Murder of Daniel Zamudio
3 August 1987|
|Died||27 March 2012
Daniel Mauricio Zamudio Vera (3 August 1987 – 27 March 2012) has become a symbol against homophobic violence in Chile after his 2012 murder. On 2 March 2012, Zamudio, a Chilean gay man, was beaten and tortured for several hours in the San Borja Park in downtown Santiago. The four attackers, allegedly linked to a neo-Nazi gang, attacked him after learning he was gay. His death and all the media attention contributed to accelerating legislation against discrimination, as well as opening new doors of acceptance and tolerance of differences in the conservative country.
According to Zamudio's parents, Zamudio was subjected to violence in the past because of his sexual orientation. On 2 March 2012, Zamudio was attacked and severely beaten for six hours until he was unconscious. He was taken to the hospital Santiago with traumatic brain injury, a broken leg and cuts on his stomach from broken bottles similar to swastikas. In different parts of the body were found cigarette burns. From his injuries, the young man died 25 days later in the hospital of Santiago.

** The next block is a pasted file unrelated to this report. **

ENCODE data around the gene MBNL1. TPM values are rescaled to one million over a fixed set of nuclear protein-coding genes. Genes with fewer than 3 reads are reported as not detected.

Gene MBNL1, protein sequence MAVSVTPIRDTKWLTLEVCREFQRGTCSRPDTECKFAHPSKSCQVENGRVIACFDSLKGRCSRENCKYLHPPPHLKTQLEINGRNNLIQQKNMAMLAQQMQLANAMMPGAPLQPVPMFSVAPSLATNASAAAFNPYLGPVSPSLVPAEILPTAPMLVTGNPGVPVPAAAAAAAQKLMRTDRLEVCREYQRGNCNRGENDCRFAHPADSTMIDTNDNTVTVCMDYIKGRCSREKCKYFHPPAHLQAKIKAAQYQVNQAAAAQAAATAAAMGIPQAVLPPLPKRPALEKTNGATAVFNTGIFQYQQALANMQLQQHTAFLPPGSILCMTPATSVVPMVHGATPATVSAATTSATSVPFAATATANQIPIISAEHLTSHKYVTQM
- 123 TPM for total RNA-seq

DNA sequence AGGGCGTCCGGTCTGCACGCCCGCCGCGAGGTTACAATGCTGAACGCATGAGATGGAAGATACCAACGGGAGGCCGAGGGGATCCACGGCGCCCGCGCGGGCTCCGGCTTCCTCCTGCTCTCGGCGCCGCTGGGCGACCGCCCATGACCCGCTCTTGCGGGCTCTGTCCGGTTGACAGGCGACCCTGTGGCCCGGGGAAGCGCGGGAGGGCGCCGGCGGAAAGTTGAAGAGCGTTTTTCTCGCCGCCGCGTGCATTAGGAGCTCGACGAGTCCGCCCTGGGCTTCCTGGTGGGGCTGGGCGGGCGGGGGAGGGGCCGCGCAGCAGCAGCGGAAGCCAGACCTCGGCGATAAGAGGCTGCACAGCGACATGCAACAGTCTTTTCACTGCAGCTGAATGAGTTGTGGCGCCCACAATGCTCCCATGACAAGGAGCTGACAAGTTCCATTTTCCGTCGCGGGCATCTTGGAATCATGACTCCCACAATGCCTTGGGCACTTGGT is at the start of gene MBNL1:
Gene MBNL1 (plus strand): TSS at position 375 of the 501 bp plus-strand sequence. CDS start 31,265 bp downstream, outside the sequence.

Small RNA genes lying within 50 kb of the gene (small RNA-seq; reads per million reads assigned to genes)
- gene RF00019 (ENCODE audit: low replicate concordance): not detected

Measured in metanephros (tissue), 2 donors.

After Zamudio's death, Chilean president Sebastián Piñera urged parliament to speed up the adoption of the law on hate crimes, which had been on the shelf for over seven years. The law would ban discrimination based "on race, ethnicity, religion, sexual orientation, gender, appearance, or handicap." Adoption of the act was actively opposed by several churches which argued that the law could set a precedent for the legalization of same-sex marriage. In July 2012 the law was passed, signed by the President and entered into force.
On 17 October 2013, all four men were found guilty of first degree murder. Judge Juan Carlos Urrutia pronounced that Patricio Ahumada Garay, Alejandro Angulo Tapia, Raul Lopez Fuentes and Fabian Mora Mora were guilty of a crime of "extreme cruelty" and "total disrespect for human life." On 28 October, Ahumada was sentenced to life imprisonment, Angulo and Lopez were sentenced to 15 years, and Mora, the youngest of the four, received 7 years because of his cooperation with investigators and his lack of prior convictions.
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